Let us return to this question of the triple somersault that people want to do in relation to the question of the family that is not based on marriage. Senator Robinson listed a number of these. I have listened for the past several weeks — I had a non stop seminar blazing in my ears — about the joys of civil nullity, about judicial and legal separations and how it was morally superior for somebody to live with somebody else without the protection of the Family Home Maintenance Act, without the protection of barring orders, without rights of succession and so on. Their children would not be protected and, equally, both partners significantly diminished in rights. Let us be perfectly clear: that is the price of a limited, miserable property-orientated version of the family we have. Perhaps it was never constitutionally intended, which has just been vindicated in this country. I find it sad but the Minister is correct to make the point. The greater burden of her speech deals essentially with what are regarded as material rights, maintenance, property, succession, guardianship and so forth. What is missing is a consideration of the social distance that society has established between the so-called legitimate children and children who were born out of wedlock. I hope I gave enough examples of it. I may return at another stage of the debate to emphasise particular points about what I mean by these examples if anyone is in any doubt.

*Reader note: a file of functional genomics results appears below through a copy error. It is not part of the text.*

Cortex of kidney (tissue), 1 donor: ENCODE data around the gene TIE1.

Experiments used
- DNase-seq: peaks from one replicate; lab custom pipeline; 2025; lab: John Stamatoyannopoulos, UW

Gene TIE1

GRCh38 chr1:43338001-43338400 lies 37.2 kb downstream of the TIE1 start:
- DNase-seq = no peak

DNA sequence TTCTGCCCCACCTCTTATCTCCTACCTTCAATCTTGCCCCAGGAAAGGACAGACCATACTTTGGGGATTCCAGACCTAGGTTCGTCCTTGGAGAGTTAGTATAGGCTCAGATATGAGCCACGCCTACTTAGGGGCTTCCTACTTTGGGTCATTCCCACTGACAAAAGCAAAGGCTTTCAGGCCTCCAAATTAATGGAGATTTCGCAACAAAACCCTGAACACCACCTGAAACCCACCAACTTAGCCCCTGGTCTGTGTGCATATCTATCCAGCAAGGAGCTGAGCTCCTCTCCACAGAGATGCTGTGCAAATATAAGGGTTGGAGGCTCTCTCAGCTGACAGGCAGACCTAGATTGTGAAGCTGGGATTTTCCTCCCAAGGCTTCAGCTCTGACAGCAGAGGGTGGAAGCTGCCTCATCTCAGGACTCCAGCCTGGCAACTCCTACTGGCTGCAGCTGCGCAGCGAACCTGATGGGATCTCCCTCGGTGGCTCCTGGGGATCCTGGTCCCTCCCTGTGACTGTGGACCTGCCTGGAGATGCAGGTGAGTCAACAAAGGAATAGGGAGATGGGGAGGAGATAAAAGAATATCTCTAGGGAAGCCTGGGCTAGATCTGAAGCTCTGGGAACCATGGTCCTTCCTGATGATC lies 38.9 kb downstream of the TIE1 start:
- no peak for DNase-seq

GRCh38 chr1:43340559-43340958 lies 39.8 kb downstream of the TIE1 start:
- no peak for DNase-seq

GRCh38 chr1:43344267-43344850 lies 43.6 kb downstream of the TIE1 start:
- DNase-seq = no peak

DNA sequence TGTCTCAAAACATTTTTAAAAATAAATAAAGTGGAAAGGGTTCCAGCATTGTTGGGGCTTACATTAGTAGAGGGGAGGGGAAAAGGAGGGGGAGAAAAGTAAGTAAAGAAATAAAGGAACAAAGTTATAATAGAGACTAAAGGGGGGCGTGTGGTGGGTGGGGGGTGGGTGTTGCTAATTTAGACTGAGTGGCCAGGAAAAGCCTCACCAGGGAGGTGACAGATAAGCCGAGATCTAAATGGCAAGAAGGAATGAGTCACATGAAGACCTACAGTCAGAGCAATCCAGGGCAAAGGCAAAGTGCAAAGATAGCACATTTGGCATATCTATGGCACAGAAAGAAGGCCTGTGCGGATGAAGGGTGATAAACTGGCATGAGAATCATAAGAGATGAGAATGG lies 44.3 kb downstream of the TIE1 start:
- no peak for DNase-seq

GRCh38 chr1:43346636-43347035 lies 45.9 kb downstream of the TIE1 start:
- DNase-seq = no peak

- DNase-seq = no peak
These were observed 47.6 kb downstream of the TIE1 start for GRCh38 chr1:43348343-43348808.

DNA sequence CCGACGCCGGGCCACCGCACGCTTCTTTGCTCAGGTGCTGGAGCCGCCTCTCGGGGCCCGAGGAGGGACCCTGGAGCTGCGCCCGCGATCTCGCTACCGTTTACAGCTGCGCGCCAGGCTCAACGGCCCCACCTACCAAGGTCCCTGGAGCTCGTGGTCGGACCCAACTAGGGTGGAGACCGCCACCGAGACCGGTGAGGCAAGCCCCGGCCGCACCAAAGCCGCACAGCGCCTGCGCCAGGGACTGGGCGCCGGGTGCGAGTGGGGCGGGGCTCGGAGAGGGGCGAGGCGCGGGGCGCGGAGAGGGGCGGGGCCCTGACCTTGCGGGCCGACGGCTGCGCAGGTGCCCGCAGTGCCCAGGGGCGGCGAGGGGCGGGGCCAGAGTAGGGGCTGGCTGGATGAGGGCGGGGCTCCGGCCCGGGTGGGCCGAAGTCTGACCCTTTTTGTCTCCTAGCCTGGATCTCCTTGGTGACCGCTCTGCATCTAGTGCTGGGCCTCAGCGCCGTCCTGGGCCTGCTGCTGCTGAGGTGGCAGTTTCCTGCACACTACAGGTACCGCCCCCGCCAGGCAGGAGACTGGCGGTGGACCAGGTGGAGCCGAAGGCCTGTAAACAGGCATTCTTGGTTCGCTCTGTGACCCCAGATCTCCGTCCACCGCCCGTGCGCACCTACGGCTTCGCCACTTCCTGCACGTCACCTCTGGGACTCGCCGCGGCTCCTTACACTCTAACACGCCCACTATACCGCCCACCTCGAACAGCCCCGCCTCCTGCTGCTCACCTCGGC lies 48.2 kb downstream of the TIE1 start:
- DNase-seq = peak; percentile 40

What would change those attitudes about responsibility in sexual procreation, about assuming ones responsibilities and so on? We cannot say that all children are equal. All children have never been equal in Ireland. That is just a simple fact. They are not equal today. They are not equal in terms of protection, in terms of maintenance or in terms of property succession. What is the point of going on with this humbug language? It is correct to say that we have justified it all in the names of superior Christianity, morality to our neighbours. Thus, I want to hear from other speakers, who would be better versed in this, about how it was backward pagan England — from whose influences we recently protected ourselves by an enormous majority — with their degenerate view who changed the law in this regard in 1969. We are a mere 17 years behind them. Is that an example of, as the phrase was put, "we have to bring our campaign to them yet"? When you look at the history of common law in Britain there was a long period in which there were many disadvantages against the child born outside wedlock. Many of these were improved in the 1969 Act.